An Insider’s View on Product Management

July 30, 2009

The importance of being first to market

Or is it? In the wake of the excess of the late ‘90s where in the name of market shares acquisition colossal amount of money were spent, one can seriously doubt it. What happened to the like of pets.com, eToys.com and the infamous Webvan?

As always the truth is not as simple. Being first usually confer a serious advantage to companies but also brings its share of problems. The whole intent to be the first mover in a new market segment is to capitalize on the lack of competition to capture mind shares and market shares.

Position your brand in customers’ minds

From a marketing point of view, this is a unique opportunity to establish your brand as the dominating player in a new field. Who has the best cola? Coca-cola. Who has the best car rental services? Hertz. And so on. By building customer loyalty early on with great customer service and establishing a superb reputation, a savvy product manager has the opportunity to strengthen his brand and create a formidable barrier to entry for potential competition.

However there are risks as well in being a pioneer. The market may not be established yet, and prospects may reject your value proposition because it does not match conventional assumptions. Therefore a lot of the marketing budget will go into educating the prospects and having a few –not too formidable- competitors can help you create the market place. Other typical issues include having miscalculated the target audience or the pricing might be incorrect. Finally distribution channels might be inexistent and will need to be created from the ground up.

Establish product leadership

From a product point of view you get a chance to set the standard and be seen as the market reference and thoughts leader. By setting the bar high enough and emphasizing your unique approach and technology, product manager can slow down competition and force them to play catch up with you.

Similarly, being first market mover and first to come with a product induce risks. Competition can capitalize on your customers’ feedback and mistake to improve your product. By the time they start developing their solution they typically have a much better understanding of the problems and needs in the market . Furthermore developing new technologies is expensive and a lot of trial and errors go in the process. By observing your attempts, mistakes and success, competition can innovate in a must cheaper and most effective way. They might even hire some of your experienced staff away or reverse engineer your solution to benefit from your inventions.

Apple’s Newton, a market failure

Apple with the Newton is a perfect example of a first market mover that was not able to capitalize on their ground breaking device. Apple was able to capture public imagination with the first version of “PDA” and basically invented a new market segment. However the product was not technically fit, too bulky, and was targeted to the wrong audience with a price tag too high. Apple had a chance to fix all this, but they were too slow in the process and the quality issues start catching up with them. A few years later, PALM that benefited from Apple mistakes and experience – and their own experience building the Zoomer with Casio- revolutionized the PDA with a cheaper, smaller and simpler solution appealing to a broader set of users.

Weigh pros and cons

Thus, product managers should carefully weigh the pros and cons in being the first mover in new markets. This is a strategy that with proper management and marketing can result into long terms advantages but that also involves a fair amount of risks.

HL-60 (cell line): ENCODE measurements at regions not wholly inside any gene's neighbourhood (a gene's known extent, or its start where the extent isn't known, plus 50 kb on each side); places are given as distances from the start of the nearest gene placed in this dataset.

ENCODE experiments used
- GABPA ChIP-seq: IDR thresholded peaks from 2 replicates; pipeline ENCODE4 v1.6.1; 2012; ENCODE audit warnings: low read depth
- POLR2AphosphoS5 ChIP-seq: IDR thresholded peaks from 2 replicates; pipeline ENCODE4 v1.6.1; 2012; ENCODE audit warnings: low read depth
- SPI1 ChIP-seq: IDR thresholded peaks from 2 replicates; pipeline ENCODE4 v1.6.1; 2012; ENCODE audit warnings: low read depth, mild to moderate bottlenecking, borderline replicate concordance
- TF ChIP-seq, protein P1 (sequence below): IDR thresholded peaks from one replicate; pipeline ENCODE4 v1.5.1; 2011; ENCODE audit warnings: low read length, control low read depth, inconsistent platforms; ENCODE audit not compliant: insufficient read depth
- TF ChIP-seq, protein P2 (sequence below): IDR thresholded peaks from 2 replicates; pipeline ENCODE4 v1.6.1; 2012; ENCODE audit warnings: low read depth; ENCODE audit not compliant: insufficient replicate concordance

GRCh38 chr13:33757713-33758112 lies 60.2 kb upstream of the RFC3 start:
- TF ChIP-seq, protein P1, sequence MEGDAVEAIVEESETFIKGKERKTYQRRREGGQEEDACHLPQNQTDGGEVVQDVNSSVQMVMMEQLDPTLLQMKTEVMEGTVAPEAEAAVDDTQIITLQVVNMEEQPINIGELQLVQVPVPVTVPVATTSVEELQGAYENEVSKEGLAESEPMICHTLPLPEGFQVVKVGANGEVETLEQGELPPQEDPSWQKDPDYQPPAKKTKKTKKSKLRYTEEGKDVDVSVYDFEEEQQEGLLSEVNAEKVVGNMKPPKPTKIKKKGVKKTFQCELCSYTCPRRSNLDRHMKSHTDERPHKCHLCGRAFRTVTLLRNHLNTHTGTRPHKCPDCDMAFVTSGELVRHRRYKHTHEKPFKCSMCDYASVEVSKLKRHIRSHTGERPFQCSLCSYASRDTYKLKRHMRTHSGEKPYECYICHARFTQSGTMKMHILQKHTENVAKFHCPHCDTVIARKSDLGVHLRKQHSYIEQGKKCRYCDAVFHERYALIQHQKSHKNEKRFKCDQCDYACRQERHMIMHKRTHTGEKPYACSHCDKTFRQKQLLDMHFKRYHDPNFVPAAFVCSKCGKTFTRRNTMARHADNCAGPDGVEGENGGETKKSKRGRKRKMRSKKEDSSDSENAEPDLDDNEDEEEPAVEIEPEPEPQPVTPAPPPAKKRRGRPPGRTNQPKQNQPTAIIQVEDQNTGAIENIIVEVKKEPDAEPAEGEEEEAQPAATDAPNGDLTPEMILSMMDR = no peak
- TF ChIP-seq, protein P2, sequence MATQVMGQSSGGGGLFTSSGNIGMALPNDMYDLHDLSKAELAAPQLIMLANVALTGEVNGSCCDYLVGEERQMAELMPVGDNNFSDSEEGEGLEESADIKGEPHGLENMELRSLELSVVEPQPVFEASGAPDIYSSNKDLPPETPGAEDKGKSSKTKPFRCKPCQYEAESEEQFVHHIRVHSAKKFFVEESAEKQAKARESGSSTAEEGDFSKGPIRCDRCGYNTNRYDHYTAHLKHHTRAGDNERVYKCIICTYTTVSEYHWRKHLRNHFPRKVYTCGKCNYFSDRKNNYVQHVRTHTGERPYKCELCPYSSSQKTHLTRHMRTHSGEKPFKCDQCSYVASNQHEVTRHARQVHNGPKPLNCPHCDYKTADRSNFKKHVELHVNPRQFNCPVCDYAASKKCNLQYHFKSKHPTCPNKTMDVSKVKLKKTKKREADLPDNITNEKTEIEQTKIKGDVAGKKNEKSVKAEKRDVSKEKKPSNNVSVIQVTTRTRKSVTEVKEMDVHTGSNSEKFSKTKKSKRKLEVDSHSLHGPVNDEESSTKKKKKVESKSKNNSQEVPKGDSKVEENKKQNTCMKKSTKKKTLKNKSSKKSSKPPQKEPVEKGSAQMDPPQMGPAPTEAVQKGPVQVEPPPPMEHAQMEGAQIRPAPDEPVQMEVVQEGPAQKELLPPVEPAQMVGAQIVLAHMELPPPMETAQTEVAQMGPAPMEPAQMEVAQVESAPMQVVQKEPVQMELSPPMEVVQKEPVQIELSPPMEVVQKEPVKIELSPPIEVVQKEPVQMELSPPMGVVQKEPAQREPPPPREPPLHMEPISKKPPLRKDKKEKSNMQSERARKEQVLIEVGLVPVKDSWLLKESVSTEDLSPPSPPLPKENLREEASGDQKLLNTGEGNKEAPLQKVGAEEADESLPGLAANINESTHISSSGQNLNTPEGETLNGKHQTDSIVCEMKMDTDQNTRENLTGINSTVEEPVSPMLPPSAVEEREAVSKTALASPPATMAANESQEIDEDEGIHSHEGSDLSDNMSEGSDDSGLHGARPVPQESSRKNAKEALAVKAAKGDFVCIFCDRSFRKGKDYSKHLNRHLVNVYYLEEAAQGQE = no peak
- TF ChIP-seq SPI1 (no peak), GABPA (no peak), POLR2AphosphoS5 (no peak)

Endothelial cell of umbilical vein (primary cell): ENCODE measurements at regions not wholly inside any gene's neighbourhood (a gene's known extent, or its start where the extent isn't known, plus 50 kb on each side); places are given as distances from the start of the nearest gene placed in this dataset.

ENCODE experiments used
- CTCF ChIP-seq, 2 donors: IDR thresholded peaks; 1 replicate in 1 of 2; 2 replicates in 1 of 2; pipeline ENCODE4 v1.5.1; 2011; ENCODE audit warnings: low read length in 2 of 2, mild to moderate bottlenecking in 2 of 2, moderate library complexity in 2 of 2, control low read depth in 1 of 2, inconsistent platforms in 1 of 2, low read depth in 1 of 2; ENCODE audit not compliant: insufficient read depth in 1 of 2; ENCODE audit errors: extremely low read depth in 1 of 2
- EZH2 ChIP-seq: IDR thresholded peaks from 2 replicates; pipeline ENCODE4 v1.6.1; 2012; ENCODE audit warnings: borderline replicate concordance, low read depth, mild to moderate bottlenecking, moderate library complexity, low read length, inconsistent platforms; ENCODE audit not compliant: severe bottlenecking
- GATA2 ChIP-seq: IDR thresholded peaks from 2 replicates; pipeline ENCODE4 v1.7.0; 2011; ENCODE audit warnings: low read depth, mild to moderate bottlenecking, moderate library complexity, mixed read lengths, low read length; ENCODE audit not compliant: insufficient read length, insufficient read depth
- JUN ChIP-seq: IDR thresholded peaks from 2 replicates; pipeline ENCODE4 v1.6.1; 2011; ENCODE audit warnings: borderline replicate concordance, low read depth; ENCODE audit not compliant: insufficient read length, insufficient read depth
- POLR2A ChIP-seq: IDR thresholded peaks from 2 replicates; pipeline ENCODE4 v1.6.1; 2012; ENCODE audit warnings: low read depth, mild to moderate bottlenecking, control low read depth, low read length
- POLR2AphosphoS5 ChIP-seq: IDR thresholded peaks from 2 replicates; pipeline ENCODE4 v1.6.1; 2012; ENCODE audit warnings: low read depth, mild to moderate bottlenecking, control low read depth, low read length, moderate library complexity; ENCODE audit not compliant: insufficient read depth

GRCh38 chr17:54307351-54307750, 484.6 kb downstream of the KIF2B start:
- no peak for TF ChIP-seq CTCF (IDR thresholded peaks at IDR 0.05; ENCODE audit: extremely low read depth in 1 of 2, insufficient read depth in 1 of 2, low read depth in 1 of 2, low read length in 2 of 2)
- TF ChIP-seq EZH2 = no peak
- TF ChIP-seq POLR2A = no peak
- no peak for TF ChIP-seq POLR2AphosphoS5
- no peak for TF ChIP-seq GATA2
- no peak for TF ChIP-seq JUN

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July 6, 2009

Short term success is not a strategy

Filed under: Business Strategy,Product Management — Gregory @ 11:11 am
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In today business environment, executives are nervous. Sales are plummeting, prospects are uncertain and deals get delayed. Regardless of the unpredictable nature of the business cycle, shareholders, investors and owners make the management team accountable for any slowdown in business. The executives are under enormous pressure to deliver quarter after quarter and some of the pressure is often relayed to the product team.

Don’t succumb to external pressure

However despite external pressures, short term focus is not a business strategy. Good product managers know that valuable and successful products don’t get built in one day; it takes time. A few setbacks or bad quarters along the way are immaterial as long as the product is getting closer to the final vision.

Microsoft is the archetype for long term strategy and planning. When entering new markets they willingly accept to be simple contenders and recognize that short term opportunities are poor. However as long as their strategy is solid and the opportunity real, they will keep investing. They have been very successful with this approach during their corporate history. It all started with Windows.

A short history of Windows
Originally, Microsoft announced Windows in 1983 but the development was delayed multiple times. When Windows 1.0 was finally released in 1985, the industry was laughing. The product was poorly designed as a pure extension of MS-DOS and particularly. Even if some of the underlying concepts had a lot of merits nobody seemed to notice – running multiple applications concurrently and use a mouse device to control the interface.

Windows 1.02 years later, Windows 2.0 was launched and added some innovations that are now common in modern OS: windows overlay and resizing, keyboard shortcuts for navigation, etc… But adoption was still poor. Finally in 1990, 7 years after the first announcement for Windows, Microsoft revealed Windows 3.0 … and the industry stopped laughing. The product was a complete overhaul of the previous versions, with advanced graphics and better usability. The product proved a huge commercial success with 10 millions licenses sold and established one of the most dominant franchises in the computers history.

Obviously Microsoft did not pick the easiest road and most companies could not have afforded to throw money for so long to unsuccessful projects. However you have to admire the conviction and discipline of Bill Gates who kept investing for 7 years in his long term vision despite so many setbacks.

Long term strategy is not a luxury